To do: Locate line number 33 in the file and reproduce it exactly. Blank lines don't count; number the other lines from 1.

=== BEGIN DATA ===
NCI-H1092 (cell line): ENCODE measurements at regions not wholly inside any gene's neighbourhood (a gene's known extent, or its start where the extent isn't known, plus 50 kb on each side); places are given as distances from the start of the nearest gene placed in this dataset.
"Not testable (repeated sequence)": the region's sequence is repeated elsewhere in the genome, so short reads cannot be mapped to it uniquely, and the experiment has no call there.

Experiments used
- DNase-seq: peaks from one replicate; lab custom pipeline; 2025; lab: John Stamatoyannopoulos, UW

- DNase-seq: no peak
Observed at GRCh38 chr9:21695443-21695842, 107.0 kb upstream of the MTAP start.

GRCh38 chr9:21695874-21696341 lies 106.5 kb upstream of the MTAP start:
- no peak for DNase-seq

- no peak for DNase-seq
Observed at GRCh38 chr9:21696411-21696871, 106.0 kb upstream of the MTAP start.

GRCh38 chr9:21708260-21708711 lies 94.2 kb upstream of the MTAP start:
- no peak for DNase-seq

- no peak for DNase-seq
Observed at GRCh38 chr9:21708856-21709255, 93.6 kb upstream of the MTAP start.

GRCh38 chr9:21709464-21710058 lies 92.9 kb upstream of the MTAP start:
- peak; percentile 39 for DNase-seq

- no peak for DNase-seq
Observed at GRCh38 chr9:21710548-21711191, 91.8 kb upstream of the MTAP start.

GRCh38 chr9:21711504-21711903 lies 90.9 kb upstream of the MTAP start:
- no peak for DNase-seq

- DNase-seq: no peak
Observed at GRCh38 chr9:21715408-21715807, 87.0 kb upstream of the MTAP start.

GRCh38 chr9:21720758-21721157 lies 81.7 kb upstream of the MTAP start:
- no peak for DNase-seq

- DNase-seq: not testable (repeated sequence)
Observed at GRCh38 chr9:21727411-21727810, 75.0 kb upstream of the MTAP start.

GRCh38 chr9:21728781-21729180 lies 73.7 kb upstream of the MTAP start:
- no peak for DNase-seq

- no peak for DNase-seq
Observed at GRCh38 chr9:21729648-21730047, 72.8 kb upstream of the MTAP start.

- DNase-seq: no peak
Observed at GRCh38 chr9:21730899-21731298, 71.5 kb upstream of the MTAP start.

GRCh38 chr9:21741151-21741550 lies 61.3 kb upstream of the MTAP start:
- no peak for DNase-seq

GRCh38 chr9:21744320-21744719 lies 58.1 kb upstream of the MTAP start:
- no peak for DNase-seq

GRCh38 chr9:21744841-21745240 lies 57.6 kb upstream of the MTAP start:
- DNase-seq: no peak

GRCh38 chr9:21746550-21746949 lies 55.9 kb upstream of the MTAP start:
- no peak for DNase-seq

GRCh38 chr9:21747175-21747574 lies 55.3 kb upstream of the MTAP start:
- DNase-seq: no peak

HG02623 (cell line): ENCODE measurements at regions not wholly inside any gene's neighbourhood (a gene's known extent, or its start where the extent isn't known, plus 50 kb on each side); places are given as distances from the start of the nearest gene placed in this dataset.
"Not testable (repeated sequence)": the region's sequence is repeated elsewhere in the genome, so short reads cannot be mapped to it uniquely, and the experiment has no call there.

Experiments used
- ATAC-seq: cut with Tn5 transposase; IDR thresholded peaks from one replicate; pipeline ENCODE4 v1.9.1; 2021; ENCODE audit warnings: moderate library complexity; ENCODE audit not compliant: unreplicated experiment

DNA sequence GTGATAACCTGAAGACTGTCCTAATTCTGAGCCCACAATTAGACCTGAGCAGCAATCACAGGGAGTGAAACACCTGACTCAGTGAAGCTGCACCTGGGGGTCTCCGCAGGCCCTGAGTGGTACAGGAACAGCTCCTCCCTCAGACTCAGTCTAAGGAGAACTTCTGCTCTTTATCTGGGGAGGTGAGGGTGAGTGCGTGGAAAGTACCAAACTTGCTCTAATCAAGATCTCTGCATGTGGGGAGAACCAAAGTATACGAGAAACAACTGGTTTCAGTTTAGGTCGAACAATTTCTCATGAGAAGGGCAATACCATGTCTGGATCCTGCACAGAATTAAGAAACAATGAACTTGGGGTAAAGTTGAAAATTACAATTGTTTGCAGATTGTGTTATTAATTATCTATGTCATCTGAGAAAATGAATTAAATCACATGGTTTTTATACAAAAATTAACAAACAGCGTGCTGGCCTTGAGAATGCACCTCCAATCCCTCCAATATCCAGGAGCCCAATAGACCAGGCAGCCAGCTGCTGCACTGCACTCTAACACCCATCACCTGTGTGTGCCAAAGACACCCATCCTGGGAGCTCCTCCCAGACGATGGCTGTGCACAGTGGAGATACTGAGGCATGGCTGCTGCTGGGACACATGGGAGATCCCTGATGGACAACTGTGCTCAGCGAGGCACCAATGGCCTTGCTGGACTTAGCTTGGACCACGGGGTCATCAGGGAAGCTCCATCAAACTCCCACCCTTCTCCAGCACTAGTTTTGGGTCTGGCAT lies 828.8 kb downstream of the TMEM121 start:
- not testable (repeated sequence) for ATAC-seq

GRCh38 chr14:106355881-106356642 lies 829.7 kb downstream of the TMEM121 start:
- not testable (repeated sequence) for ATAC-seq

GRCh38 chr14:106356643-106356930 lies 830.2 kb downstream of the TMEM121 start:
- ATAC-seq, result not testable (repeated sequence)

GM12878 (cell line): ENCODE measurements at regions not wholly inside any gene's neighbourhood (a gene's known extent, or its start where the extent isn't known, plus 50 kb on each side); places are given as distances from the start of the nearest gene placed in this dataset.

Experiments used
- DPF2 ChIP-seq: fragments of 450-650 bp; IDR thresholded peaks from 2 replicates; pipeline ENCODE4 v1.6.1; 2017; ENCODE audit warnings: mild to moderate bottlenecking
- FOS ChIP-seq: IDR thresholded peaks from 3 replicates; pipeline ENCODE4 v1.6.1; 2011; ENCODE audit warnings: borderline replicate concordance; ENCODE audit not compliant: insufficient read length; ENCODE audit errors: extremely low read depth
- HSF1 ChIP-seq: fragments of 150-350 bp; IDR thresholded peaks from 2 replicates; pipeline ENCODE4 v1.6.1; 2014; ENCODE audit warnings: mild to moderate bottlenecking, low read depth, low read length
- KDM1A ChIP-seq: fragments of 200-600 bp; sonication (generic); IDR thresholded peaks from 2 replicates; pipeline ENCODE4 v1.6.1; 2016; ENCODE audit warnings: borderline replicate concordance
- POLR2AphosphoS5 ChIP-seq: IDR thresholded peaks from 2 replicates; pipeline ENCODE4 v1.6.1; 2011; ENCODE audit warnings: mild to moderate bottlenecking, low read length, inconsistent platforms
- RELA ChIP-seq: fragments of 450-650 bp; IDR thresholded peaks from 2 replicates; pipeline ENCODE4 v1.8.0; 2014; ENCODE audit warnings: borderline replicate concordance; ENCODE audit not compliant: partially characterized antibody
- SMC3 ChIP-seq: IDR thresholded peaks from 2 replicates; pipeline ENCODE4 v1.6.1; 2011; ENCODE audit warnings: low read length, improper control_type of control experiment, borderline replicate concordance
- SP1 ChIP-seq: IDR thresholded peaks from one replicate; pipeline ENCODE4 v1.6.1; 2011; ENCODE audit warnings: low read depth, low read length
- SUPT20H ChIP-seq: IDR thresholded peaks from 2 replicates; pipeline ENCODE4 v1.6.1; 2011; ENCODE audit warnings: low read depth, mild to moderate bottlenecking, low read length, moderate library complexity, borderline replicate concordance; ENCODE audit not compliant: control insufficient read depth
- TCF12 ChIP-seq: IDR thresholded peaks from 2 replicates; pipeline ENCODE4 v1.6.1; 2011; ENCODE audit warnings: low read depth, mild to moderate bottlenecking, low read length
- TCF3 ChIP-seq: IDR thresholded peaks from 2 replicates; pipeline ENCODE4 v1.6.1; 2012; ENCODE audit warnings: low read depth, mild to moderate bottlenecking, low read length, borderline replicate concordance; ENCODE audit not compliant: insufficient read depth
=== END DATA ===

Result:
GRCh38 chr9:21741151-21741550 lies 61.3 kb upstream of the MTAP start: